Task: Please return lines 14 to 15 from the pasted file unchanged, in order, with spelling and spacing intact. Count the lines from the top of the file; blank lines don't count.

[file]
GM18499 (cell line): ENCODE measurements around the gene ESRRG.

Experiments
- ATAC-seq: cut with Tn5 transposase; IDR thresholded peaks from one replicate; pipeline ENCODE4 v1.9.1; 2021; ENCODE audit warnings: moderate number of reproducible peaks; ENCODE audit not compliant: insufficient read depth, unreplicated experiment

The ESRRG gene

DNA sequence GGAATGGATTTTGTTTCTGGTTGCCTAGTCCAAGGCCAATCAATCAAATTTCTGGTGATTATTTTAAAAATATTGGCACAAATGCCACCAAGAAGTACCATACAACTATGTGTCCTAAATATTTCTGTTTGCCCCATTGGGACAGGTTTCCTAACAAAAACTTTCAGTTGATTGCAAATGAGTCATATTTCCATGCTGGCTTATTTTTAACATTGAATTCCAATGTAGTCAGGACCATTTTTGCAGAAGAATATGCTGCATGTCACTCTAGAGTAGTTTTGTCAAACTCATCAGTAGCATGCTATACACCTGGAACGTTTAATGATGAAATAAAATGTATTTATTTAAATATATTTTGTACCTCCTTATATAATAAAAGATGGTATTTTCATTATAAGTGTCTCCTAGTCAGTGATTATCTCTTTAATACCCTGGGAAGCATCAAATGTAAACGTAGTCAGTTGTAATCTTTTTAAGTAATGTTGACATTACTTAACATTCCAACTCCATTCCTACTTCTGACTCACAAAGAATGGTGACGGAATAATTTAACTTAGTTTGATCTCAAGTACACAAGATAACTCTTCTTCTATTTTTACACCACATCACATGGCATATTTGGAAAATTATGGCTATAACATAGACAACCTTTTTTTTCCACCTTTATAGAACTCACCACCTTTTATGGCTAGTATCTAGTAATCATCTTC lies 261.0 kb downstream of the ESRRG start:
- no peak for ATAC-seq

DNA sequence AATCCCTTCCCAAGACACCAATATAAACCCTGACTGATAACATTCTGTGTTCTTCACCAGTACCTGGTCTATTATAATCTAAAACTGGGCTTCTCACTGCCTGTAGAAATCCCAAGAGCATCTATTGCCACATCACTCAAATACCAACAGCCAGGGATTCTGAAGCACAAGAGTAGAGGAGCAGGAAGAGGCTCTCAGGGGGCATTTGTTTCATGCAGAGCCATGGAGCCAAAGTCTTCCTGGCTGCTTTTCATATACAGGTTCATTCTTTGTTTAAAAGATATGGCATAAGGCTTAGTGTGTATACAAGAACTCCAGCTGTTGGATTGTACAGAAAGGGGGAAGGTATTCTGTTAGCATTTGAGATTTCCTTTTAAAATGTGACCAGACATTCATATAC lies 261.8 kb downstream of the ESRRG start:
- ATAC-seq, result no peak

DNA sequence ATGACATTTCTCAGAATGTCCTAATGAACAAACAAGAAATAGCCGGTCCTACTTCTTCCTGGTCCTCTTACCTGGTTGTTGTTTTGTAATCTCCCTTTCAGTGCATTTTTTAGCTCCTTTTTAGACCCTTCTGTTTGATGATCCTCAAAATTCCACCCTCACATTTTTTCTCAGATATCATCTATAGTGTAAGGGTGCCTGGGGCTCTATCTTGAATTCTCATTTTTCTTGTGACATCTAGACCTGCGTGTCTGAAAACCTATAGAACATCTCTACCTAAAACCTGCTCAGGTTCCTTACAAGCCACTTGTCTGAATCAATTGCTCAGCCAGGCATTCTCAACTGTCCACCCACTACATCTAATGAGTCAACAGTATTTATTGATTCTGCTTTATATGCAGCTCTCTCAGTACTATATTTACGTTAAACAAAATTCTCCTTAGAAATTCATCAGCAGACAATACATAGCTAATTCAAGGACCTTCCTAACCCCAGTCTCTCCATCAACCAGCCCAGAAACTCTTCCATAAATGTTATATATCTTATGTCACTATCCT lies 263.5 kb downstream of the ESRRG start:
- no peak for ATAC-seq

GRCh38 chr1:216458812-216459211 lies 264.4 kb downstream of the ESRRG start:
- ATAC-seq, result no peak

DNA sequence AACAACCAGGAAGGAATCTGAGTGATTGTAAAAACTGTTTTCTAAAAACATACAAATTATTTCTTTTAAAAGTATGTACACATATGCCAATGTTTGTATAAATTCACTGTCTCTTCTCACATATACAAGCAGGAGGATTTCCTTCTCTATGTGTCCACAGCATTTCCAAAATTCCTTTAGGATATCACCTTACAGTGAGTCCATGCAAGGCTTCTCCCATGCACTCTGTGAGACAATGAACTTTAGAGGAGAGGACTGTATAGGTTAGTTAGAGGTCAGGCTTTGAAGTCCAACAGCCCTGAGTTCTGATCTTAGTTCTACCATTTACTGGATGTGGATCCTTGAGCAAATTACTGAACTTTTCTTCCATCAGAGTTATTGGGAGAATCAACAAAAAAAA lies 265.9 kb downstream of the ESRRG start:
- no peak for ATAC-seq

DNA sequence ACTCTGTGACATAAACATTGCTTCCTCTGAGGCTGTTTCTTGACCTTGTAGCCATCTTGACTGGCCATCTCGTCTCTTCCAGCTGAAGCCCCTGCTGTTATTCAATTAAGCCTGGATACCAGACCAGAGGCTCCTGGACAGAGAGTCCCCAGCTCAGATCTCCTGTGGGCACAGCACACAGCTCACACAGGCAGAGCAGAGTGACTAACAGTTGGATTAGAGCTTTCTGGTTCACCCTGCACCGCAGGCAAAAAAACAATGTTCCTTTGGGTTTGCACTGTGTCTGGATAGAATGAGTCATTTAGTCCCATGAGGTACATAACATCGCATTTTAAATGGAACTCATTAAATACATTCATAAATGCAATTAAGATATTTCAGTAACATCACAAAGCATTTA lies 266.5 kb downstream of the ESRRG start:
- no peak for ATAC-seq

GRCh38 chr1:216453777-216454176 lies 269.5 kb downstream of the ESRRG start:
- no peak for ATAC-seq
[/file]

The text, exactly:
- no peak for ATAC-seq

DNA sequence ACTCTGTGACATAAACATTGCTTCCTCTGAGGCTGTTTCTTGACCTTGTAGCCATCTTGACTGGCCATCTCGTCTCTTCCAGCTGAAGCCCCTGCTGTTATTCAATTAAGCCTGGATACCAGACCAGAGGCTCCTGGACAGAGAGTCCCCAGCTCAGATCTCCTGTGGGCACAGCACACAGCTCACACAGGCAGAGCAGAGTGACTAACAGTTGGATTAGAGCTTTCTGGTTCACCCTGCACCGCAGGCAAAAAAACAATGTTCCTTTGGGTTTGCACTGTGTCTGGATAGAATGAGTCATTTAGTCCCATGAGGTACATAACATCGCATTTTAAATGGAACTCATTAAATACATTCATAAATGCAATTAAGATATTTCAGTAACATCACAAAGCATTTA lies 266.5 kb downstream of the ESRRG start: